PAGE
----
Queens Republicans aren’t being very democratic.

Dozens of delegates for the Queens GOP’s judicial convention will gather in Glendale Wednesday to nominate candidates for six state Supreme Court vacancies — but the party is defying convention by banning the public and the press.

Adding an unexpected dose of drama the GOP might not want anyone to see: The party’s longshot district attorney candidate says he would now rather run for the bench.

Joann Ariola, the party chair, told THE CITY Monday the convention will not be open to all, as the Queens Democratic Party’s convention was last Thursday.

“It is a closed party meeting attended by duly elected delegates and alternates to the judicial convention,” Ariola said.

She did not respond to repeated requests about the location and time of the event. The convention is scheduled for Wednesday evening at the Old Glory Club in Glendale, a source close to the party said.

By state law, the window for party judicial conventions began last Thursday and expires Wednesday. Over the past week, a handful of conventions across other boroughs were open to the public. The Manhattan Democratic Party’s convention on Monday night was even advertised online.

Queens DA Pick in the Air

Multiple sources familiar with the judicial convention process said the meetings are generally brief affairs lacking controversy or much in the way of heated discussions about nominations.

However, the GOP’s Wednesday convention could potentially rewrite the landscape of another high-profile local race — the Queens district attorney general election in November.

Daniel Kogan, an Ozone Park-based lawyer and the Queens GOP’s nominee for district attorney, told THE CITY Monday that he would be “very pleased” if the party nominated him for one of the six vacancies. He noted he’d indicated this sentiment to Republican leaders.

“I’m waiting to see what happens with the judicial convention and then, you know, if I’m not nominated then I’ll go back to Queens DA race,” Kogan said. “It’s always an uphill battle for somebody running on the Republican line with all the Democrats, but it would be an honor.”

With the vast majority of the borough’s eligible voters registered as Democrats, odds are long for Republican nominees to prevail.

Kogan had previously told THE CITY that he was not planning on running a vigorous campaign for DA. He is currently scheduled to appear on the ballot against Borough President Melinda Katz, the Democratic nominee.

Ariola has maintained Kogan is the GOP nominee. She said party leadership had “nothing new” to report on whether he will be replaced with another candidate, such as Democratic primary contender Gregory Lasak, who could not be reached for comment.

Perpetuating a Lack of Awareness

There are 1,350 judges appointed or elected under state laws, New York State Unified Court System spokesperson Lucian Chalfen confirmed.

But the selection process for various state courts is far from uniform. Some judgeships, like the Court of Appeals, are appointed by the governor, while Civil Court seats have open primaries.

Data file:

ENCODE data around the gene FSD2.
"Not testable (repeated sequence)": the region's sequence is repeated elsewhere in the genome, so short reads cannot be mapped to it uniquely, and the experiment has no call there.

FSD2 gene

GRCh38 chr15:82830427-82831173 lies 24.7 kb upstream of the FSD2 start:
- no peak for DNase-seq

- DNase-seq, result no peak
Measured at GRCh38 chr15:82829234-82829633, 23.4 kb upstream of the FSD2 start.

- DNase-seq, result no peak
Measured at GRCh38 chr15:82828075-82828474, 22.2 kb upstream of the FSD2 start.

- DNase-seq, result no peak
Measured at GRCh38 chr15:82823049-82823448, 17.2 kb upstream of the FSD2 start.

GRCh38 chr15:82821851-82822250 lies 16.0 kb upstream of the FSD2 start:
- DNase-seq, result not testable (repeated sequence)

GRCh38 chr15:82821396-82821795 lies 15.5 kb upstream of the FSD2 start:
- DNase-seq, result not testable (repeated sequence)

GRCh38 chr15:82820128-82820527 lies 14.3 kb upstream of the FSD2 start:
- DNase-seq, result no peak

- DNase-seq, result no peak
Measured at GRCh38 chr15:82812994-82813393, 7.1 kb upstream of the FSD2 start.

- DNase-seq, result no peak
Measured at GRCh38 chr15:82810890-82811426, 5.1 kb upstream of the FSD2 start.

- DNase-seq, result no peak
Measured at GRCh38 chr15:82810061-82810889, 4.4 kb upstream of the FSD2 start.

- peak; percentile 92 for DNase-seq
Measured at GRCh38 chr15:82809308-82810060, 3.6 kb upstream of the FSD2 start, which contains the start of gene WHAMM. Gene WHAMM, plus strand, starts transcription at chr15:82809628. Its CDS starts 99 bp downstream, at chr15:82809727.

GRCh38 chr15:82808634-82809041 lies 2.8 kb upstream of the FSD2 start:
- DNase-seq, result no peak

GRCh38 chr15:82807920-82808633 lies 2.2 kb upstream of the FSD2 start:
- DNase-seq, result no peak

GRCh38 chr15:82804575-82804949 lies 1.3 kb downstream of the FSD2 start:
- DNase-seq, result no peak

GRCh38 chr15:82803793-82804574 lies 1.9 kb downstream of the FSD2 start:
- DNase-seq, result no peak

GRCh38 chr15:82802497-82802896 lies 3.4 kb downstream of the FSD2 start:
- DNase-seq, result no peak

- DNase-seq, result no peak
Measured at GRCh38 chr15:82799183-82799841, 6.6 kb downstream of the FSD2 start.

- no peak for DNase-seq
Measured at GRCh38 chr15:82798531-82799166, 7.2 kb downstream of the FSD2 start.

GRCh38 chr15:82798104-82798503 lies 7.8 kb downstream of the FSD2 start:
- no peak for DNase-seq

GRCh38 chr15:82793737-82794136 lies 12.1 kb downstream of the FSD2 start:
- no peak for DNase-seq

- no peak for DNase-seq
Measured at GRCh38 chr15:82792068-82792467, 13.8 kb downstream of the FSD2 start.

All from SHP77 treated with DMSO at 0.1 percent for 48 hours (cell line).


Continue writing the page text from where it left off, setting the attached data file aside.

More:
According to a statute that dates to 1921, state Supreme Court judges are nominated by party delegates and elected without a primary. Critics have said this lends an inordinate amount of power to party leaders to shape the judicial bench.

Since state Supreme Court contenders do not run campaigns and are effectively chosen by a small slice of the party, the majority of voters will encounter the nominees names for the first time on Election Day.

David Birdsell, dean of Baruch College’s Marxe School of Public and International Affairs, called the judicial lines on the general election ballot “some of the least well-understood candidacies in our city.”

Closed conventions perpetuate this lack of public awareness, he added.

“Anything that we can do to increase information about candidates and people’s understandings of the job itself is a good thing,” Birdsell said.

A ‘Laughable’ System

Some political insiders said the Queens GOP’s closed-door policy on the convention does not pose a conflict because internal party sessions are not governed by open meeting laws.

James Sample, a judicial elections expert and professor at Hofstra Law School, called the judicial convention process a “system that has all of the appearances and trappings of democracy but none of the substance of democracy.”

“The idea that one would trust a process that is intentionally shrouded in secrecy and intentionally hidden from the public is laughable,” Sample said.

Susan Lerner, executive director of grassroots watchdog group Common Cause NY, said the Queens Democratic Party’s nomination of Wyatt Gibbons for state Supreme Court highlighted that the “system of judicial election is pretty much a sham.”

Gibbons was nominated just months after being roundly defeated in a June 25 Civil Court primary by an insurgent candidate.

“If a party can turn around and completely ignore the will of the voters expressed in the last month, then what sort of judicial election system do we have?” Lerner said.

Past attempts to reform the system have been unsuccessful. In 2004, after repeatedly failing to secure a party nomination for a Brooklyn Supreme Court seat, Margarita Lopez-Torres sued the Board of Elections, alleging party bosses tip the scales in nominations.

Represented by the Brennan Center, Lopez-Torres won in District Court and in the Second Circuit, prior to the decision being overturned by the U.S. Supreme Court in 2007. The Supreme Court upheld the state’s judicial selection process, ruling it did not violate the First Amendment.

Sample, one of Lopez-Torres’ attorneys on the case, said that closed conventions were an “indication of just how little the parties actually want the input or even the sunlight associated with opening the process to not just members of the public but members even of their own party.”

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